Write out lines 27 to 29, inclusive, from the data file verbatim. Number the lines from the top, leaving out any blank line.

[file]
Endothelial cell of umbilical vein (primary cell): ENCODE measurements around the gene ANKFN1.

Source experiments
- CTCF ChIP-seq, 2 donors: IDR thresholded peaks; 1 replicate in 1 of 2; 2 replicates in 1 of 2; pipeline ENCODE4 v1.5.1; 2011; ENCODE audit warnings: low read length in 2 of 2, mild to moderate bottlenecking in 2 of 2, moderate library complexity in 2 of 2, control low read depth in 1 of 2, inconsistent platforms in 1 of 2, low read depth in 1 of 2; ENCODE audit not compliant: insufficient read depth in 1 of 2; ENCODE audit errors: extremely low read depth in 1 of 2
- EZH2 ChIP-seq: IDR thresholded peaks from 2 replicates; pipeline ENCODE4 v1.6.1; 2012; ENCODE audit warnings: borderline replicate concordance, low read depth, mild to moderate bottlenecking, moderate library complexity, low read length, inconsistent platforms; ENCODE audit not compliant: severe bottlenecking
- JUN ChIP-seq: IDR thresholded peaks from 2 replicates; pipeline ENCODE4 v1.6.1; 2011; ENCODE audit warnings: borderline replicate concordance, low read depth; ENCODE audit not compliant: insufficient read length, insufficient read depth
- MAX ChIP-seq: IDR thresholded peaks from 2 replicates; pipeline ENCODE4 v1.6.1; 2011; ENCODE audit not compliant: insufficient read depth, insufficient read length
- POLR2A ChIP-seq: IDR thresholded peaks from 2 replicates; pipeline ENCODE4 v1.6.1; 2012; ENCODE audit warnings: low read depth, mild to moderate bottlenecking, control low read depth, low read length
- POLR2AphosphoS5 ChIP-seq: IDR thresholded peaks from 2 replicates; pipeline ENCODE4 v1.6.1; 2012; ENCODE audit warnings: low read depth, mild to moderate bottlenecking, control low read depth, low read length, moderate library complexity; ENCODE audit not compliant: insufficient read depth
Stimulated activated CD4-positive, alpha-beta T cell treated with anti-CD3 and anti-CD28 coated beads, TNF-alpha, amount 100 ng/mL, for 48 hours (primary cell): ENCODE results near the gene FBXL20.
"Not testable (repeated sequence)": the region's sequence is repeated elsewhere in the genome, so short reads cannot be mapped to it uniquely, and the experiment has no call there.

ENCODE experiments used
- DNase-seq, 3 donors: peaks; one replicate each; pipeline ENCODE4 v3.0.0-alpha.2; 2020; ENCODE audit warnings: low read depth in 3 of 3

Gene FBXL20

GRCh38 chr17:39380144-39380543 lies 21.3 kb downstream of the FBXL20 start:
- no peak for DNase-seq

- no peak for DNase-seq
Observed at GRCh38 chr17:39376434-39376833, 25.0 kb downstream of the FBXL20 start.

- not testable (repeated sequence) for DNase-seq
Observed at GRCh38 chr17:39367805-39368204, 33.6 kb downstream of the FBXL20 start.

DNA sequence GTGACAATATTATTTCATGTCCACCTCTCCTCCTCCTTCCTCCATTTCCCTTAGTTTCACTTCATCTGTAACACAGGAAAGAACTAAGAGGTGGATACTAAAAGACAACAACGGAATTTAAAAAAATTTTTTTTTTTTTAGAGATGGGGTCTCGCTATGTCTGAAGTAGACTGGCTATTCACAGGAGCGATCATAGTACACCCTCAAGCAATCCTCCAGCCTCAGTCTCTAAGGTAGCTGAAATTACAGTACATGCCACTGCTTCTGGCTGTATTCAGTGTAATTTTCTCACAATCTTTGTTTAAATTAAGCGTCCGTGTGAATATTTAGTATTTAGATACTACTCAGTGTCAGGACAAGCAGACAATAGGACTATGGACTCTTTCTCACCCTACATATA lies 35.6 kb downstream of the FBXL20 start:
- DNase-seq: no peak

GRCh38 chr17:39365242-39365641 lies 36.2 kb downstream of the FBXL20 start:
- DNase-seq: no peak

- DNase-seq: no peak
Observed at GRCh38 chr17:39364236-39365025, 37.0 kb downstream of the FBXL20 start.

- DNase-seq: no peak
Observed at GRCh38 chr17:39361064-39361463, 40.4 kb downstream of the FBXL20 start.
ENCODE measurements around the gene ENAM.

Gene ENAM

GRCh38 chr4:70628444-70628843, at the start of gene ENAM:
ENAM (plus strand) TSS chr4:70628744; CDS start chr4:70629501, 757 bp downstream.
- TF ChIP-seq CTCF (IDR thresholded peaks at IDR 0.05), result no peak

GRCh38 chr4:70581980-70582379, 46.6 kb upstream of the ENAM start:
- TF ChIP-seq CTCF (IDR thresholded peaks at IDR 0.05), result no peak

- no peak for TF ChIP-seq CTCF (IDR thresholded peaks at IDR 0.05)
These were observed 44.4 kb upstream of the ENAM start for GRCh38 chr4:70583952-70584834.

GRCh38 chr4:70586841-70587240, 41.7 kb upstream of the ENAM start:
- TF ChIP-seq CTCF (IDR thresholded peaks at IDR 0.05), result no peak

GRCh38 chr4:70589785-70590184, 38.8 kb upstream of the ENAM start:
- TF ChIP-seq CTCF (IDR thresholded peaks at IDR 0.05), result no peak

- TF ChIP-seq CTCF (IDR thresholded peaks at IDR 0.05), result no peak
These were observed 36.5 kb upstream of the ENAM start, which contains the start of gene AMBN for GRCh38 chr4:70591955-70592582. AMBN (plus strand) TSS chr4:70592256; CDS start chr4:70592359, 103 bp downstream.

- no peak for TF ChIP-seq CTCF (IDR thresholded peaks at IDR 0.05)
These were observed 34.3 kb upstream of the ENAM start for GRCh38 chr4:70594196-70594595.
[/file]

Observed at GRCh38 chr17:39361064-39361463, 40.4 kb downstream of the FBXL20 start.
ENCODE measurements around the gene ENAM.

Gene ENAM